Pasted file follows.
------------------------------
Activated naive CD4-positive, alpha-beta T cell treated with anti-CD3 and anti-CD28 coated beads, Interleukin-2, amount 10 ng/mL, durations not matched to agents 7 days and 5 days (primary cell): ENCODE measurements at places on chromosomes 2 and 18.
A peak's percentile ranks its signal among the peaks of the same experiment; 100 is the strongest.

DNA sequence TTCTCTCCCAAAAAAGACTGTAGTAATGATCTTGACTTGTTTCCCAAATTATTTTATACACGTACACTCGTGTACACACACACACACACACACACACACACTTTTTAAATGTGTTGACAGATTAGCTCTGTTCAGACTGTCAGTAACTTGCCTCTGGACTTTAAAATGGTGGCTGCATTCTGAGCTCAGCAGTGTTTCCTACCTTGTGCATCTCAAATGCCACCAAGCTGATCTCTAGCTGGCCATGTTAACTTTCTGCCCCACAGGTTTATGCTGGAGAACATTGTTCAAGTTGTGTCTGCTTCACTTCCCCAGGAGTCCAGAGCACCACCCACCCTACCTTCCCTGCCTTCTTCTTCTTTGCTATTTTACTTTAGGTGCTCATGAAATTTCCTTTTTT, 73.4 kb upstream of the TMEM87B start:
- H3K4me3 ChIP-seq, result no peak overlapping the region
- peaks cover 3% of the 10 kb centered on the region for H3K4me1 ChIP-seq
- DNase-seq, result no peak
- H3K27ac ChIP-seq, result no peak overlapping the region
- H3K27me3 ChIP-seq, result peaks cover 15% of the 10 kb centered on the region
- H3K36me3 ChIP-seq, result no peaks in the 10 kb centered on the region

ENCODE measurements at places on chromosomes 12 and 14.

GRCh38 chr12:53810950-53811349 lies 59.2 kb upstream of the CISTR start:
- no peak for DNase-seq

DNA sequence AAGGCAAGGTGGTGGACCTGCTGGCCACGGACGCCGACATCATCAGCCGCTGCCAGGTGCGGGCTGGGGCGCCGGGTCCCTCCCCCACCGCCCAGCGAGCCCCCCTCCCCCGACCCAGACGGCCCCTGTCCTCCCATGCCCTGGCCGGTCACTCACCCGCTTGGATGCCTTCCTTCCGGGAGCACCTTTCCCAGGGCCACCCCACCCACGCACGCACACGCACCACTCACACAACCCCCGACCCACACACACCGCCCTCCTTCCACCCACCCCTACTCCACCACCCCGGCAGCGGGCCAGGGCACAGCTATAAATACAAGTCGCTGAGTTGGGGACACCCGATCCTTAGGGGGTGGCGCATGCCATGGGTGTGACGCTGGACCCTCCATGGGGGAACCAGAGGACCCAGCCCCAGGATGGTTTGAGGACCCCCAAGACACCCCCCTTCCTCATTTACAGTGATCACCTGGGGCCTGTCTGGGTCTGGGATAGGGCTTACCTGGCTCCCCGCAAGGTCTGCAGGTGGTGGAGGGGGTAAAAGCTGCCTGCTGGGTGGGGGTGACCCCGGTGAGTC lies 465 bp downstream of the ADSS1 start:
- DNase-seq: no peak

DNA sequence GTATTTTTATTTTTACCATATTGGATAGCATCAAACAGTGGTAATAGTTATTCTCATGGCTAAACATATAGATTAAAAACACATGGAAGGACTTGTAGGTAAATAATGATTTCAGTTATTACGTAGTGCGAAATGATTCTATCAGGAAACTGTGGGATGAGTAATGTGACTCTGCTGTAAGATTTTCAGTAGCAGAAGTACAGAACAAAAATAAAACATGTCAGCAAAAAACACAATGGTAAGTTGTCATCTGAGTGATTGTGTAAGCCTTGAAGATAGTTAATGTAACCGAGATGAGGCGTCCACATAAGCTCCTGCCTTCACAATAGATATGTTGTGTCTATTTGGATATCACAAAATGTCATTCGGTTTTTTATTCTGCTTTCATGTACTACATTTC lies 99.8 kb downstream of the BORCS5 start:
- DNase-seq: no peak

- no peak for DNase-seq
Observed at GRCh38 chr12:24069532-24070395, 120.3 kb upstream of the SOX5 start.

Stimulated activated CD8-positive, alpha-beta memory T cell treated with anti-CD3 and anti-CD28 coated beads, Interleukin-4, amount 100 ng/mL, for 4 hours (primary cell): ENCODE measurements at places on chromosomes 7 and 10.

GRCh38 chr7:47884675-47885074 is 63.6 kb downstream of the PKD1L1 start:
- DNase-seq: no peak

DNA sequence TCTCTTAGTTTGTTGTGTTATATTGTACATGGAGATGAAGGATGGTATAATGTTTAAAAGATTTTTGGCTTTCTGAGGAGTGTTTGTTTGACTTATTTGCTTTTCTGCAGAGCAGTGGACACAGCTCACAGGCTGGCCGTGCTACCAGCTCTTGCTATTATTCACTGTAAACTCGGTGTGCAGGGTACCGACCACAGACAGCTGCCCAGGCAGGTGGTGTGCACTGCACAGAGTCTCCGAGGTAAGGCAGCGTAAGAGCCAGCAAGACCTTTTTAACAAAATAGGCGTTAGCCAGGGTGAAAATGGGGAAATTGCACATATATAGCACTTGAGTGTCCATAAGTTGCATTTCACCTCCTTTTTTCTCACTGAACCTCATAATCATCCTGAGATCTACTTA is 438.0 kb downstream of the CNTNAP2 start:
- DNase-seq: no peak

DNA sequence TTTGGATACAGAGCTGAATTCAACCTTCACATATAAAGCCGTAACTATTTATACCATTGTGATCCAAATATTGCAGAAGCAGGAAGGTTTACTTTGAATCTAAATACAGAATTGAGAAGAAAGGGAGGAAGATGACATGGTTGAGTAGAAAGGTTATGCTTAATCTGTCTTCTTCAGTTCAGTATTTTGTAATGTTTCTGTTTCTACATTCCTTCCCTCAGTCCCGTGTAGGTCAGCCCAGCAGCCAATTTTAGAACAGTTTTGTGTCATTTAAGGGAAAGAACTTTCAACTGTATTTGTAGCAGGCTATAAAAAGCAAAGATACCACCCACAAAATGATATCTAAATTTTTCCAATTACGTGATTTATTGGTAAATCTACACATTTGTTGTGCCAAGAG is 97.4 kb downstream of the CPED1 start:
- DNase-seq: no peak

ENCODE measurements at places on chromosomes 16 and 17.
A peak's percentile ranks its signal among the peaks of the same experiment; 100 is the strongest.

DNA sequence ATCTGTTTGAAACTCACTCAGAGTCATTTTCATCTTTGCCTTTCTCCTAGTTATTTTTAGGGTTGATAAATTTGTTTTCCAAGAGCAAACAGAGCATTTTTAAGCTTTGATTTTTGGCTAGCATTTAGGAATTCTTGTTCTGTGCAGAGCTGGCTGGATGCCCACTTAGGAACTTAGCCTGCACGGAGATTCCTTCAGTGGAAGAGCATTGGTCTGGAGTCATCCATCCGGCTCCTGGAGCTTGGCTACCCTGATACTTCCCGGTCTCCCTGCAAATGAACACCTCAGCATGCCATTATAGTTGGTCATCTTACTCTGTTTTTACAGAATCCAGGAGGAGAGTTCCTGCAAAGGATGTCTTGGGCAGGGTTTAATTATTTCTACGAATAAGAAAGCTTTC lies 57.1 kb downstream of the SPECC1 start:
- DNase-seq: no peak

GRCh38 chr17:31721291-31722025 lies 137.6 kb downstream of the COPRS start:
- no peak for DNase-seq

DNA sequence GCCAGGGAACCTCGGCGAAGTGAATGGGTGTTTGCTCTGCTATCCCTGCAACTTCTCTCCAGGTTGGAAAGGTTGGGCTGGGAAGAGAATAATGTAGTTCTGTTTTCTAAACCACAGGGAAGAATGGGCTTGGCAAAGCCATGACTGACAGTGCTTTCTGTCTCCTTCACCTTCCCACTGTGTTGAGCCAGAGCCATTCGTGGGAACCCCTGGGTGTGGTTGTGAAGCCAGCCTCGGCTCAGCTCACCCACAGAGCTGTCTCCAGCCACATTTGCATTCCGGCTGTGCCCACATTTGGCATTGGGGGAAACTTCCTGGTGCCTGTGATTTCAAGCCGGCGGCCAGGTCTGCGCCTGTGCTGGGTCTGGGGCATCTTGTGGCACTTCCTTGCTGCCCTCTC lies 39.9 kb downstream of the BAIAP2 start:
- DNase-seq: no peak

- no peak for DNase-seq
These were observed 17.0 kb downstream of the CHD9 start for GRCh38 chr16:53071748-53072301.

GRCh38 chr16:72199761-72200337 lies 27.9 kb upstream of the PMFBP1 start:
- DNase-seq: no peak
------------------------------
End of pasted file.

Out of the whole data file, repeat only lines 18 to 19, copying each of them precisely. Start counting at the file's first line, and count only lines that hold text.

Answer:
Observed at GRCh38 chr12:24069532-24070395, 120.3 kb upstream of the SOX5 start.

Stimulated activated CD8-positive, alpha-beta memory T cell treated with anti-CD3 and anti-CD28 coated beads, Interleukin-4, amount 100 ng/mL, for 4 hours (primary cell): ENCODE measurements at places on chromosomes 7 and 10.